Hyrum's Hiking

Quick Facts
4,393 ft.
Elevation Gain
750 ft.
1.5 miles
4 hours

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Mount Mansfield Trip Report

Stowe Gondola, 07/13/15

Mount Mansfield is so named for because of the image of a man the locals say can be found in its profile. Whether this is true or not, we never really found out, since during our visit, the bulk of the mountain was shrouded in clouds and fog. That didn't stop us from attempting to reach the summit, locally known as "The Chin" due to its location on the profile, on a summer day during our 2015 Roadtrip.

Rather than hike all the way up the mountain, we decided to take the Stowe Gondola to the upper station, and then follow the Cliff Trail to the Long Trail to the summit. This route is a bit steeper than the alternate route of taking the auto toll road to the ridge, but it is markedly shorter. Since we were planning to bring the entire family (all the way down to the 7-month-old) we wanted to optimize for distance, rather than elevation. The Gondola ride seemed like a good balance.

Working through the crux of the Cliff Trail
Working through the crux of the Cliff Trail

Because of the potential for weather, we wanted to get up the mountain as soon as possible, so we arrived at got to the lower gondola station around the time it opened at 10am. After paying $76 for a family pack of return tickets, we took the 5-minute ride up the mountain. It felt a little like cheating, but with a family of young children, I was happy to take an advantage we could get. As we rode up the hill, parts of the ridge were obscured by a shifting blanket of fog and clouds, yet patches of sun still poked through the changing landscape.

From the upper gondola station, it was a short walk down the hill (on the left, looking back down the mountain) to the side trail which led up to the Cliff Trail. This was our first experience with New England hiking, and we quickly discovered two important facts that would be reiterated even stronger on Katahdin: New England trails are rocky and eschew the use of switchbacks. Going up the trail was slow going, particularly as our youngest children had to pick their way over rocks and roots embedded in the trail.

As we made our way up and around behind the gondola station, we reached a point on the Cliff Trail that required climbing up and over some large rocks, with the aid of an iron rung embedded in one of them. This proved a bit much for the younger children, so Heather gave me leave to continue on the trail with the older two. Unfortunately, we’d gotten far enough that Heather couldn't retreat down the hill with the younger children, so they settled into a niche in the rock and awaited our return.

It turned out that that part of the trail was the hardest. While we still had some steep rock to walk over before joining the Long Trail at the top of the ridge, it we didn't need to use our hands. After a few more minutes we’d joined the Long Trail, and were rewarded with some great views to the west. The fog was still thick in places, so we couldn't see all the way to Lake Champlain, but it was much clearer to the west than the east. The wind also picked up on the ridge, and we could see the fog pouring over the ridge from the east.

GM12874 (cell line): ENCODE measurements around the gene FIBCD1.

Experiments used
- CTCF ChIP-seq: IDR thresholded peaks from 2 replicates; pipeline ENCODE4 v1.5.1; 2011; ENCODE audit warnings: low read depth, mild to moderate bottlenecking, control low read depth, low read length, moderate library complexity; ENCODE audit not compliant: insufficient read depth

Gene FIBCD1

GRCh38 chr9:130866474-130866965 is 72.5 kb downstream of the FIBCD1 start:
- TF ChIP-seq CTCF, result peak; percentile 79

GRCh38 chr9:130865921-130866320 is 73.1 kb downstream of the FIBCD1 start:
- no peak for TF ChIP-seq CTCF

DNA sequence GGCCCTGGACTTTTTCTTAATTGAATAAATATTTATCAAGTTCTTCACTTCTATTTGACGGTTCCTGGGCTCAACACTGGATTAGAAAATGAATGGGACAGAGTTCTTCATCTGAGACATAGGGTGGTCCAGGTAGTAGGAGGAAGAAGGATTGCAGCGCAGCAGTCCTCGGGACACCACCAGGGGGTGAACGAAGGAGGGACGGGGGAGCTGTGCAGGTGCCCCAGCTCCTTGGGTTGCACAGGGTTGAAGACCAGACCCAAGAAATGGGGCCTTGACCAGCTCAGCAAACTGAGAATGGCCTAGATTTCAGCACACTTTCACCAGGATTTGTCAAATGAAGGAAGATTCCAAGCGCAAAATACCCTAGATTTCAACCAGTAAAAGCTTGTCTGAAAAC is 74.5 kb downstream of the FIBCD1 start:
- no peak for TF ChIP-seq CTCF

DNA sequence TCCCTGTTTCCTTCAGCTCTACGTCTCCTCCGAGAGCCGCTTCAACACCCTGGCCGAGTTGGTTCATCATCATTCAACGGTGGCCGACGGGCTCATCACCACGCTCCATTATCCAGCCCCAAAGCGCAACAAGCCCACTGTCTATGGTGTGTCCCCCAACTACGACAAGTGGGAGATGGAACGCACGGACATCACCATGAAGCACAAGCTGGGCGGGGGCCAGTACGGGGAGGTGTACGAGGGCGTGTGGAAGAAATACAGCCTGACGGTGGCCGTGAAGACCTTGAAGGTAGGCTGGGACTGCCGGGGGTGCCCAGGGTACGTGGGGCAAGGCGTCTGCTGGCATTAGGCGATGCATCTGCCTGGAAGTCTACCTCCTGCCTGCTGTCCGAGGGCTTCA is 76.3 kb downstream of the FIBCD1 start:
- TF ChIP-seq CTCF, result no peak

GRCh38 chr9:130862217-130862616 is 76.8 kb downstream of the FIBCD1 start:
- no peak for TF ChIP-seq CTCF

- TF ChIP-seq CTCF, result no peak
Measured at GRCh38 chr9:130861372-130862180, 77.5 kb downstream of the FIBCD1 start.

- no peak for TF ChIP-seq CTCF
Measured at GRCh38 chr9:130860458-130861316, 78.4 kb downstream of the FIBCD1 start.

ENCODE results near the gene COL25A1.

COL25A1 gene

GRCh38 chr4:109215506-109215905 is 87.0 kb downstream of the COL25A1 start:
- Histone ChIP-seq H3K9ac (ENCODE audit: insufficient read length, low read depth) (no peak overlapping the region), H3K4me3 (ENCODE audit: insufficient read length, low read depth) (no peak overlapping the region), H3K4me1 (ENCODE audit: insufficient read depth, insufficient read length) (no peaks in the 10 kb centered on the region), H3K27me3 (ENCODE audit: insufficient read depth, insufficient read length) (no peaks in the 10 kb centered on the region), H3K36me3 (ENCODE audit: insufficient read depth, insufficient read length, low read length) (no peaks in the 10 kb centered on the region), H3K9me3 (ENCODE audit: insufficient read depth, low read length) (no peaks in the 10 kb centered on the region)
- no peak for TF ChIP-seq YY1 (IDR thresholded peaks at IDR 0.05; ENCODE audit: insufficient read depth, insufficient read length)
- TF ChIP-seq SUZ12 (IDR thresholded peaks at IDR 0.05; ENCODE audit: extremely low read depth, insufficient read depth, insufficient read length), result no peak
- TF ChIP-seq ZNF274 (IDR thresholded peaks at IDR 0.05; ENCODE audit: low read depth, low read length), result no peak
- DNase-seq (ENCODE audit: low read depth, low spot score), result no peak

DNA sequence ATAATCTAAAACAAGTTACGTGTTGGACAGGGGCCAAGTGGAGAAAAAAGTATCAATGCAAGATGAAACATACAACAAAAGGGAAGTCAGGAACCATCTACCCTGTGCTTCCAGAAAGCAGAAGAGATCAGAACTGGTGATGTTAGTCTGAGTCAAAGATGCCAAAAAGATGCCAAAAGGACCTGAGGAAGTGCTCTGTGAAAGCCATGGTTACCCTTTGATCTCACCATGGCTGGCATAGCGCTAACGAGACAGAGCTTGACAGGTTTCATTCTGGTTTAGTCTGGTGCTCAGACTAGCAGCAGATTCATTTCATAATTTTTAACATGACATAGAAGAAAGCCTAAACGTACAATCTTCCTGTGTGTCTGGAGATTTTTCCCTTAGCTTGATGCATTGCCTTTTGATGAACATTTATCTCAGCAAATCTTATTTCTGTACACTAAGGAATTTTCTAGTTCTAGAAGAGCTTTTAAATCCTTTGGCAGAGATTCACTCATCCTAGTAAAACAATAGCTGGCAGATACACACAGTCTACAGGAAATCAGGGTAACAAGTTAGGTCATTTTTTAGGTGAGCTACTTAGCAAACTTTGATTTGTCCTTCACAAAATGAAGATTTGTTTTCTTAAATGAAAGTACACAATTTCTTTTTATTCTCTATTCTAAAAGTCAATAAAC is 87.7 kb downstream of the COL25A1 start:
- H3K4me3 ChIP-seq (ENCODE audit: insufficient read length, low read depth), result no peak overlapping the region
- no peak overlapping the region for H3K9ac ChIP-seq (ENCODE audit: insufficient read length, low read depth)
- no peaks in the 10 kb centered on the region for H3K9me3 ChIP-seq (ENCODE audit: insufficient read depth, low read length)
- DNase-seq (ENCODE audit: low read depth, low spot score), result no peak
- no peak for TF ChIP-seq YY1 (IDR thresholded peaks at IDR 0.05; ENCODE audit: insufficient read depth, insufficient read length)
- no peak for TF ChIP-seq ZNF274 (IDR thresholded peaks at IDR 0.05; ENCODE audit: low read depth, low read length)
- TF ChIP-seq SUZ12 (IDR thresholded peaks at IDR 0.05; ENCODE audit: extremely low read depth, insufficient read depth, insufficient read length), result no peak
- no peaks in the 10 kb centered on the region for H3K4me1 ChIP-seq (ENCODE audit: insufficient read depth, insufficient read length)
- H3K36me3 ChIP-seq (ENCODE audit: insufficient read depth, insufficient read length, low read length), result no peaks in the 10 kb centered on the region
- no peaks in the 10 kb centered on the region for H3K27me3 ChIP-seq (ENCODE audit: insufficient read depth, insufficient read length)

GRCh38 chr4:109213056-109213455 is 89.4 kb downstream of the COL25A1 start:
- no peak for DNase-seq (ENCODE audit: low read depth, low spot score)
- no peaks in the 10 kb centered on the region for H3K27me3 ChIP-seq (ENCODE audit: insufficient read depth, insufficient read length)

The Long Trail wasn't nearly as steep or rocky as the Cliff Trail, and it didn't take long for us to cover the remaining distance to the Chin. The fog kept rolling over the ridge, and at times we were completely socked in as we walked through the alpine tundra of the Mount Mansfield summit area. The kids enjoyed hopping from rock to rock, and I was glad to be up above treeline for the first time in a few years, even though I couldn't see much. The amount of traffic on the trail also picked up as we went along the Long Trail, with hikers from the toll road or the western approaches joining us.

Hannah, Jonathan and I at the summit of Mount Mansfield
Hannah, Jonathan and I at the summit of Mount Mansfield

About an hour after we started, we finally made it to the summit, which was completely socked in. I was a little surprised to find a volunteer caretaker from the AMC hanging out on the damp, cool summit. We exchanged pleasantries, he took a picture, and the children and I enjoyed some of our snacks. The fog did lift occasionally, hinting at grand vistas, but we didn't get a chance to see very far in any direction.

We only spent a few minutes on the summit before retreating down the mountain. As we did so, we started to hear thunder rumbling across the landscape. It was slightly disconcerting, given our prominence on the ridge, so we quickly made our way back to the Cliff Trail and down off the ridge. Within several minutes of leaving the ridge, we were back to Heather and the children at their hiding spot, and thunder kept rolling through the area. Luckily, we didn't have any rain, which would have made the rocky trail very slick and treacherous.

After meeting back up with Heather, we successfully navigated our way down the trail and back to the gondola station, where we were slightly surprised to see the gondola wasn't running. The thunder and potential for severe weather had caused a shutdown of the station, so we ate our lunch and did some exploring while we waited for the gondola to start again. We weren't alone in this wait, and some of the people decided to start hiking down the service road to the lower station, rather than wait at the top.

In the end, we were able to get back down by waiting for the gondola to run again. While the thunder kept rolling, the resort decided to start up the gondola for enough time to get the people down who were stranded at the top of the mountain, such as us. We were grateful we didn't have to hike the couple of miles down to the lower station, and decided that in celebration of our success, we should visit the Ben & Jerry’s Ice Cream Factory for a scoop and a tour.